When was the last time you saw a poll where 95% of the country agreed on anything?
Most polls only ask about controversial things. I bet you could easily get 95% agreement on:
Murder, theft, fraud, etc... should be illegal. (Basic criminal law)
We shouldn't allow Syria/Iran to conquer us (military defense)
and I'm sure you'd see a few other essential items getting broad agreement.
For the rest... well, that's a feature of the system, not a bug.
A few of the "expert" ones I frequent:
Volokh Conspiracy (Now tied into the Washington Post)
Thank you for making my day with your comment. Provided a good laugh at just the right time. Way too much of a kernel of truth in there...
Would it have superfish and other viruses on there? Because I don't really remember IBM doing that. Lenovo might want to leave the Communist malware off. Or maybe they don't want to.
There's no such thing as a free lunch. - Various Economists and Heinlein
Same types of things happened after the regulations around credit and debit card fees. The money comes from somewhere and ultimately you aren't punishing the big players in the industry with the regulations, but their customers and their smaller competitors.
Another case of people who don't understand regulatory history being doomed to repeat it.
Who makes more money off of cigarettes, the tobacco companies or the government?
When the government (State+Federal) makes 6x as much per pack than the manufacturer does, where's the incentive?
P.S. See also Gasoline taxes vs Oil company profits.
Do they? Seems like owning this place would be a bit of a gamble.
Huh. I thought Hot Topic owned us. What's Dice?
There likely are specific laws, likely related to holocaust and Armenian genocide denial and such, that would allow a group like the Sikhs to sue a US firm that aids and abets such calumnies.
Considering the 1980s attack on the Sikh ethnic group by Hindis was a well organized and deliberate attempt at genocide, I would suggest that they have a good case.
More personally - Zuckerberg you goddamn moral coward, if Facebook doesn't support groups like this, it serves no useful purpose other than data mining and privacy undermining.
Yeah, everyone knows Google is a bastion of right-wing lobbying and giving. Why, you can just look at all their strictly traditional holiday search page images and their complete lack of focus on left-wing causes in their news releases, promotional materials and spending.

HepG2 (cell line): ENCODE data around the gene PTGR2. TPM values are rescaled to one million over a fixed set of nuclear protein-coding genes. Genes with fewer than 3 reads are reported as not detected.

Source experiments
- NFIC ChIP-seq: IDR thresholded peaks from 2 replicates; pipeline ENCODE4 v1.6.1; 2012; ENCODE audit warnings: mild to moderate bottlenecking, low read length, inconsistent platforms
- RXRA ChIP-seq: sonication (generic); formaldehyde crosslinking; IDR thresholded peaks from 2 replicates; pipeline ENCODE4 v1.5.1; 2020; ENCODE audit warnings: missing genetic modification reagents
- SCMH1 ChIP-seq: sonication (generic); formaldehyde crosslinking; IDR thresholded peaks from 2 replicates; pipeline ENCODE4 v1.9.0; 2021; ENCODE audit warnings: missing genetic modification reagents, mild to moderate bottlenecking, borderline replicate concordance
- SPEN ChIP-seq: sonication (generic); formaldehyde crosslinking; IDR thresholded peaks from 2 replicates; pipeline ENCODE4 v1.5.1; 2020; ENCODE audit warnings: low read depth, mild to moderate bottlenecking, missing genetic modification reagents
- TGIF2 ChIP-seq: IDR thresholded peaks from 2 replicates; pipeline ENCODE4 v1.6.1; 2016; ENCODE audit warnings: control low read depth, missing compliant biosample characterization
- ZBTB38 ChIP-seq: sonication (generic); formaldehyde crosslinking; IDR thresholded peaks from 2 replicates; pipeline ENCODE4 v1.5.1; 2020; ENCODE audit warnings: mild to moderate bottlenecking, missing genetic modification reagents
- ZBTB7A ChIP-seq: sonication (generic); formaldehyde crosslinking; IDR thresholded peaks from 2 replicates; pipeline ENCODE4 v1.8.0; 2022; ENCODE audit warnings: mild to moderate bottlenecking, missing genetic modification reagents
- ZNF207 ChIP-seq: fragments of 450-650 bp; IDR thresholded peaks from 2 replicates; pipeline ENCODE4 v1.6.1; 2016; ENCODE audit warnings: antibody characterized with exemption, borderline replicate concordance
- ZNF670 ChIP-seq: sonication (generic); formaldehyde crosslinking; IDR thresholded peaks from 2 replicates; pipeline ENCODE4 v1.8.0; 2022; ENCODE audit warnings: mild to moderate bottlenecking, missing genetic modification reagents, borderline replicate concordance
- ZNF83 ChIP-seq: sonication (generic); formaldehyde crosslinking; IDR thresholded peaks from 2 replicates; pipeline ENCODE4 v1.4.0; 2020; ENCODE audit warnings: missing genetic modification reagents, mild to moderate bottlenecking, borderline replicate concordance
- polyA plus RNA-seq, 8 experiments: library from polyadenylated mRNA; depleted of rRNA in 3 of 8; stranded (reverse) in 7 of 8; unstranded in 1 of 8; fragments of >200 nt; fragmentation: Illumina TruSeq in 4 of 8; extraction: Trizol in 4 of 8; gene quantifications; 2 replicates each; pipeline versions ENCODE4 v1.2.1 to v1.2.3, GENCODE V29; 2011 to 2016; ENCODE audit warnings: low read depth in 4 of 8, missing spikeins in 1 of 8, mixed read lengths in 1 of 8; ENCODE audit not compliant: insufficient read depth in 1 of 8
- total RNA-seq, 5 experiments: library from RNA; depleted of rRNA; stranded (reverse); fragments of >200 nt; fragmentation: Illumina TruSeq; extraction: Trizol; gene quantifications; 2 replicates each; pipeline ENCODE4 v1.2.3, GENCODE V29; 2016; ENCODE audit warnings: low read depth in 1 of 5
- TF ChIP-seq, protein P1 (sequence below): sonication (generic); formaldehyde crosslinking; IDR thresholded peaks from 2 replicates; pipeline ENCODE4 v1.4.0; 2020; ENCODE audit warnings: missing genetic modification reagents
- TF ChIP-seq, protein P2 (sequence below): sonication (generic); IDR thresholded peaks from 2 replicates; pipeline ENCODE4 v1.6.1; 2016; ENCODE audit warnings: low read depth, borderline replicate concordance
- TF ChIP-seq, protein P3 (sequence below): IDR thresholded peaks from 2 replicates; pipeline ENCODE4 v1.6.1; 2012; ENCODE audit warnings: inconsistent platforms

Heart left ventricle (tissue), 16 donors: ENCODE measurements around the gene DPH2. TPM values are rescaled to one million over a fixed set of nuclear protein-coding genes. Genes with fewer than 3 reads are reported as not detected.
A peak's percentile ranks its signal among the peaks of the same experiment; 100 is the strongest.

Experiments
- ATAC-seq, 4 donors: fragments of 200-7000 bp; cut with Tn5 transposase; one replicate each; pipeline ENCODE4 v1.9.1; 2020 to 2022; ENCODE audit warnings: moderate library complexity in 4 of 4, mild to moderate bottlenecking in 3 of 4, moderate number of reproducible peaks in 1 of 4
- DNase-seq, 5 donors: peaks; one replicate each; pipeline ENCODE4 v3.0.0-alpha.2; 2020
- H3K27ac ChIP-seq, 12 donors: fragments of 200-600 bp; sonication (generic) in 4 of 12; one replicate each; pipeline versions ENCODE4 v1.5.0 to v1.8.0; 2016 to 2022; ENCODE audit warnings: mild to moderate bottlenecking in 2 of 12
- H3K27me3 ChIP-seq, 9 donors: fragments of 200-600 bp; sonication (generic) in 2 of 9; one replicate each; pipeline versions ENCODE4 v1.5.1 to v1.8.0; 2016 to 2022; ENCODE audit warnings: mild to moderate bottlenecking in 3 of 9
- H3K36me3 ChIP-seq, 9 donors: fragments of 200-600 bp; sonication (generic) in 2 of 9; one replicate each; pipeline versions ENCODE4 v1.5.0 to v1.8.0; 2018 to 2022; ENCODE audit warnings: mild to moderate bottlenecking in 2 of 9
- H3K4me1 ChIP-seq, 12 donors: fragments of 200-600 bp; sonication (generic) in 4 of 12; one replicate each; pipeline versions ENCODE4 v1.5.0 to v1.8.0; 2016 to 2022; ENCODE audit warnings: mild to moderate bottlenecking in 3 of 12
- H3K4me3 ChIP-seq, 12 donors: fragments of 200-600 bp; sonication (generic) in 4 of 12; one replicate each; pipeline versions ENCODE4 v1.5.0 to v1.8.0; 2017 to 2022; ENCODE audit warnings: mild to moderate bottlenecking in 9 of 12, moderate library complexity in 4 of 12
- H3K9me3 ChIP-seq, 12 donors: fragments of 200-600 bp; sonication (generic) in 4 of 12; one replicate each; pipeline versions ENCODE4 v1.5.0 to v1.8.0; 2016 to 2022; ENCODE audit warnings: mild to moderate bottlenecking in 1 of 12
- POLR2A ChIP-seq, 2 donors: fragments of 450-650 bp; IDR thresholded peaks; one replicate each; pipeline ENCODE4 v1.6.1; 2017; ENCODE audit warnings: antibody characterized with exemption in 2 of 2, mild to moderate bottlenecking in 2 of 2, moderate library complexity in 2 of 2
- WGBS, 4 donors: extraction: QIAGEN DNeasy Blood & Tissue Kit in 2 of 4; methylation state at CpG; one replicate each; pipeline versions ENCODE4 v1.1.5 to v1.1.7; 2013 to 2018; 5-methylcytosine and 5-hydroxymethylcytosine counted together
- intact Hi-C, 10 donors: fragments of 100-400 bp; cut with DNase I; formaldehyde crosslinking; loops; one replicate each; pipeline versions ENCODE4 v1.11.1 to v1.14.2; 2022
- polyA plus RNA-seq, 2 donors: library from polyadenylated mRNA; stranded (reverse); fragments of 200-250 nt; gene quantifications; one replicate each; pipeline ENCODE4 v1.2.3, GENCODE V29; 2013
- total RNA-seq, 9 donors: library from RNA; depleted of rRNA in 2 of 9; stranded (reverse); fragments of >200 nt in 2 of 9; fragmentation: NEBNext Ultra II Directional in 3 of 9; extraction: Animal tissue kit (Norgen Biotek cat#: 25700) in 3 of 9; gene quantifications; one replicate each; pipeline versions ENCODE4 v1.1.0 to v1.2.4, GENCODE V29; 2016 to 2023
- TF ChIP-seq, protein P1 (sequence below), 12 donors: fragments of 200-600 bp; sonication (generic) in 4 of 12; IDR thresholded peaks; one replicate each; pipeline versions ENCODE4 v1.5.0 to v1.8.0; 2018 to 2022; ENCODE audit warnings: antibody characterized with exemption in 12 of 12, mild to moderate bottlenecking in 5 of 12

Good thing we have groups like these "investors" who are concerned not that they're making money, but that Google isn't contributing anything to any group which may in some way not agree with progressives to keep Google "correct" politically.
Being right isn't enough. You have to be popular to effect change.
The original comparison (lost in the threading somewhere above) was about poverty rate comparisons between countries, not the US census definition (which is more based on an absolute), nor the World Bank international absolute definition (which is more like $1.25/day, which no on in the US really fits without really trying hard) so I was using the definition used in the original comparison. See Poverty in France: "were below the poverty line (which, according to INSEE's criteria, is half of the median income)." INSEE is the French equivalent of the US Census for economic statistics. INSEE has recently moved to a 60% of median income measurement.
The original stats I was responding to also don't take into account in-kind benefits (not income), which makes them even worse.
My post in response to the stats previously cited was that "It's really a dumb way to compare poverty across countries.", so don't expect me to be defending the measurements used. They certainly aren't the ones I'd pick to do an actual comparison.
a poor person in the U.S. won't have access to healthcare
I realize you may be not in the U.S. and so are speaking out of ignorance based on the false impressions given by some news media, but anyone in the U.S. within 133% of the poverty line we've been discussing is eligible for medicaid, which covers their health care costs, even retroactively.
or third level education
Also, generally speaking, anyone who can't afford college in the U.S. is eligible for grants which will cover virtually 100% of costs at most public universities. It won't cover more expensive universities (some people take out low interest loans to help cover that), but higher education costs in the U.S. are very much needs based. Basically, they take whatever money you have, then cover the rest.